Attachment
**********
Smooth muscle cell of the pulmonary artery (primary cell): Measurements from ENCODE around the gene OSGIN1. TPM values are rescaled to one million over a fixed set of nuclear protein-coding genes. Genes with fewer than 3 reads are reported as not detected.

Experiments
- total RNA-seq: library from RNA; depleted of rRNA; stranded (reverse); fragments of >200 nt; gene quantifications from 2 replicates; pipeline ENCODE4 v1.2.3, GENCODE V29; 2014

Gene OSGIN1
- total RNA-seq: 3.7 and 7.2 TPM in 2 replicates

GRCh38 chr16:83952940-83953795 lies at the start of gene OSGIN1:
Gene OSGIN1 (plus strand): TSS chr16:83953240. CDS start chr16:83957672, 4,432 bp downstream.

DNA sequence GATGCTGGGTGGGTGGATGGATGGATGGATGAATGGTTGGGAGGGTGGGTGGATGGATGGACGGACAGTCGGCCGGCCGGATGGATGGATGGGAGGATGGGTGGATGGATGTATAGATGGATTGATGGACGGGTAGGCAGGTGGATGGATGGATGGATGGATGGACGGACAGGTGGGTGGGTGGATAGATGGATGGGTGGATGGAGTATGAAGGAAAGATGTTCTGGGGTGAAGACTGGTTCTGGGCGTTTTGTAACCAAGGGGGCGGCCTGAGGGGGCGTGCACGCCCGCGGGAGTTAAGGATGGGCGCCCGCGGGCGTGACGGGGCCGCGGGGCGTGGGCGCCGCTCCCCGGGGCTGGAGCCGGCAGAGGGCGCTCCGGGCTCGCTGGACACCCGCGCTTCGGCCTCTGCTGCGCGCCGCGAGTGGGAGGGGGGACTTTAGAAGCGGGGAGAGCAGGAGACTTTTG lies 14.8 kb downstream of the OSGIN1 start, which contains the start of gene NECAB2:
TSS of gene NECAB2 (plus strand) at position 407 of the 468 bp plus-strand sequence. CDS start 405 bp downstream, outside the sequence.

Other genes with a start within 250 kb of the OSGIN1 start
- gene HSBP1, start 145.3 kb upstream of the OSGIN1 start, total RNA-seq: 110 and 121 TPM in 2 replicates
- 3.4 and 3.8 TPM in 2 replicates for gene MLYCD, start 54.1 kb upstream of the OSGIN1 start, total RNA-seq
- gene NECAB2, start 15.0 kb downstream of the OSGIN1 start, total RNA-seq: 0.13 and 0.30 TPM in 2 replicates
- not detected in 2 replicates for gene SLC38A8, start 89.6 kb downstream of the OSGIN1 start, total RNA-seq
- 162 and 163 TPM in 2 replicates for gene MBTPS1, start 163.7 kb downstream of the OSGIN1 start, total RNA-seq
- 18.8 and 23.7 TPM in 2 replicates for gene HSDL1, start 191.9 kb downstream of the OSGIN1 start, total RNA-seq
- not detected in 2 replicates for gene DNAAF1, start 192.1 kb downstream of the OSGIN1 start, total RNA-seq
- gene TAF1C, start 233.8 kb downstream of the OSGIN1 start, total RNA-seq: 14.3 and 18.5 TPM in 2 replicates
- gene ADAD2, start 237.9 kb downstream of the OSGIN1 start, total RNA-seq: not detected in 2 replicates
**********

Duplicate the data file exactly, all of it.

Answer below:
Smooth muscle cell of the pulmonary artery (primary cell): Measurements from ENCODE around the gene OSGIN1. TPM values are rescaled to one million over a fixed set of nuclear protein-coding genes. Genes with fewer than 3 reads are reported as not detected.

Experiments
- total RNA-seq: library from RNA; depleted of rRNA; stranded (reverse); fragments of >200 nt; gene quantifications from 2 replicates; pipeline ENCODE4 v1.2.3, GENCODE V29; 2014

Gene OSGIN1
- total RNA-seq: 3.7 and 7.2 TPM in 2 replicates

GRCh38 chr16:83952940-83953795 lies at the start of gene OSGIN1:
Gene OSGIN1 (plus strand): TSS chr16:83953240. CDS start chr16:83957672, 4,432 bp downstream.

DNA sequence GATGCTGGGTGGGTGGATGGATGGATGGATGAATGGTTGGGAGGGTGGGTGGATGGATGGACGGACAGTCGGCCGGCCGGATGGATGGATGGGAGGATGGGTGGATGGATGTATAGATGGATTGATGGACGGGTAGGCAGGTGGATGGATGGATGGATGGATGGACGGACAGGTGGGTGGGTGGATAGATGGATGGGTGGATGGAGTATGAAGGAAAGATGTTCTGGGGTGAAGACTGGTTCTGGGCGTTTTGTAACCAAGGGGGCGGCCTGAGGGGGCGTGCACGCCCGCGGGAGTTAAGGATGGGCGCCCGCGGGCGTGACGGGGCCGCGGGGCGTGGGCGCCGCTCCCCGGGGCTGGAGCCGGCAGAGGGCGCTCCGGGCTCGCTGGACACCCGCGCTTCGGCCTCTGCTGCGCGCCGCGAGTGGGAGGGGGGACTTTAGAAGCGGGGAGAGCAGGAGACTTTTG lies 14.8 kb downstream of the OSGIN1 start, which contains the start of gene NECAB2:
TSS of gene NECAB2 (plus strand) at position 407 of the 468 bp plus-strand sequence. CDS start 405 bp downstream, outside the sequence.

Other genes with a start within 250 kb of the OSGIN1 start
- gene HSBP1, start 145.3 kb upstream of the OSGIN1 start, total RNA-seq: 110 and 121 TPM in 2 replicates
- 3.4 and 3.8 TPM in 2 replicates for gene MLYCD, start 54.1 kb upstream of the OSGIN1 start, total RNA-seq
- gene NECAB2, start 15.0 kb downstream of the OSGIN1 start, total RNA-seq: 0.13 and 0.30 TPM in 2 replicates
- not detected in 2 replicates for gene SLC38A8, start 89.6 kb downstream of the OSGIN1 start, total RNA-seq
- 162 and 163 TPM in 2 replicates for gene MBTPS1, start 163.7 kb downstream of the OSGIN1 start, total RNA-seq
- 18.8 and 23.7 TPM in 2 replicates for gene HSDL1, start 191.9 kb downstream of the OSGIN1 start, total RNA-seq
- not detected in 2 replicates for gene DNAAF1, start 192.1 kb downstream of the OSGIN1 start, total RNA-seq
- gene TAF1C, start 233.8 kb downstream of the OSGIN1 start, total RNA-seq: 14.3 and 18.5 TPM in 2 replicates
- gene ADAD2, start 237.9 kb downstream of the OSGIN1 start, total RNA-seq: not detected in 2 replicates